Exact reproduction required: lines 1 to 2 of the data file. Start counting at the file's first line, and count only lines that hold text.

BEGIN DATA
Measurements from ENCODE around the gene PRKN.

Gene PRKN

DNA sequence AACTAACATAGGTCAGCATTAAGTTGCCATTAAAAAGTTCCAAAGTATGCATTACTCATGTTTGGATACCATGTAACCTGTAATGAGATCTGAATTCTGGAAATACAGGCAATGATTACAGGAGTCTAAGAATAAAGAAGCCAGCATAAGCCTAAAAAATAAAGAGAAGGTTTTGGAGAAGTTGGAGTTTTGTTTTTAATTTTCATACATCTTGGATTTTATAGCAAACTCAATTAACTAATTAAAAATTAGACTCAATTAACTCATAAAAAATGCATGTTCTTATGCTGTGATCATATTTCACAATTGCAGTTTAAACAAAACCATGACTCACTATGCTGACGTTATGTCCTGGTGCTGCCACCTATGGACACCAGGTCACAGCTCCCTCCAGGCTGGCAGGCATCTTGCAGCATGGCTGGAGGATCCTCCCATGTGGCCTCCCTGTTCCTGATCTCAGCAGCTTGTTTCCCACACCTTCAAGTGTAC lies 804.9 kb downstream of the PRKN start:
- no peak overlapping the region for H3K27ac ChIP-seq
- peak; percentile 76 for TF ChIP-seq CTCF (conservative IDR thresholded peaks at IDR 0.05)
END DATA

Measurements from ENCODE around the gene PRKN.

Gene PRKN